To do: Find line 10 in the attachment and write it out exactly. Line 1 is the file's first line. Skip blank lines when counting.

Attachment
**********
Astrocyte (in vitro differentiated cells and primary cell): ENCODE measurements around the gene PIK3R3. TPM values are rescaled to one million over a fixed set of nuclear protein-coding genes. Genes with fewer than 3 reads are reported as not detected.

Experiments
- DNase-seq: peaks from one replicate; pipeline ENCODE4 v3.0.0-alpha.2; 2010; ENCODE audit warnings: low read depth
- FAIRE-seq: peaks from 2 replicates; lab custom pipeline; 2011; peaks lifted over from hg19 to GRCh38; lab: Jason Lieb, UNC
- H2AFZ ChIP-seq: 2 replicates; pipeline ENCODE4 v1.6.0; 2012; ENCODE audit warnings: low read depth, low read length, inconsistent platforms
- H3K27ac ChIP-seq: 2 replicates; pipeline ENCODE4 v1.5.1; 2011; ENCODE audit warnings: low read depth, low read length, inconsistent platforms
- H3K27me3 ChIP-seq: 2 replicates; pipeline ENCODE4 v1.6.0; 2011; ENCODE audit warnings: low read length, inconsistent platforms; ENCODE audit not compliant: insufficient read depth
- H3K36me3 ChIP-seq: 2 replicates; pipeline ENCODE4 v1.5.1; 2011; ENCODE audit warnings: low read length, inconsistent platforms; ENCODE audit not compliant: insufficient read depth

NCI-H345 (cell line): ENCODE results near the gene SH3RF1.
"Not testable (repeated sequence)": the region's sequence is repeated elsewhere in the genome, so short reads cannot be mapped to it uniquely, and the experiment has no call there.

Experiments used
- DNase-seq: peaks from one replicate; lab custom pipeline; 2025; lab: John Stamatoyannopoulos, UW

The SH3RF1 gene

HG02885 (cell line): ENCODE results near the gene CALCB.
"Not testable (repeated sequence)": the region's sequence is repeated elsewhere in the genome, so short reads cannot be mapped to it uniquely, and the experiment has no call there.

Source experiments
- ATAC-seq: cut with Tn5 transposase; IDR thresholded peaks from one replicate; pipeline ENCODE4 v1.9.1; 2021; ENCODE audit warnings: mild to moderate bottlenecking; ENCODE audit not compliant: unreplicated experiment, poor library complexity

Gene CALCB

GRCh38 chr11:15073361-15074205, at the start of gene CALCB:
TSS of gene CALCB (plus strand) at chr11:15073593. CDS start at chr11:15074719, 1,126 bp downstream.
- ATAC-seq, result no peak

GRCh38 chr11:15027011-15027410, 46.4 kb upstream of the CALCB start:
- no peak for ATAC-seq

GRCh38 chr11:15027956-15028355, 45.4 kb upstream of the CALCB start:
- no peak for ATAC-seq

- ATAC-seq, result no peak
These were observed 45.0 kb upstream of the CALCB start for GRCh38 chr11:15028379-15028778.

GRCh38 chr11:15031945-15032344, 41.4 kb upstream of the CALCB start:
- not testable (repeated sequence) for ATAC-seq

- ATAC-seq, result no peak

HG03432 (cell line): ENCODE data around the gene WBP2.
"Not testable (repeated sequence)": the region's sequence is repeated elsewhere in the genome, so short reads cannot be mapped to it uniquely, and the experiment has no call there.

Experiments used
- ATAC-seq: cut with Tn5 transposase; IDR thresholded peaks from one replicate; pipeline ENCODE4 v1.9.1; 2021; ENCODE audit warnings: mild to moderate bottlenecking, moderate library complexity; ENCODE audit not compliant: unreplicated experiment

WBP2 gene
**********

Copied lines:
"Not testable (repeated sequence)": the region's sequence is repeated elsewhere in the genome, so short reads cannot be mapped to it uniquely, and the experiment has no call there.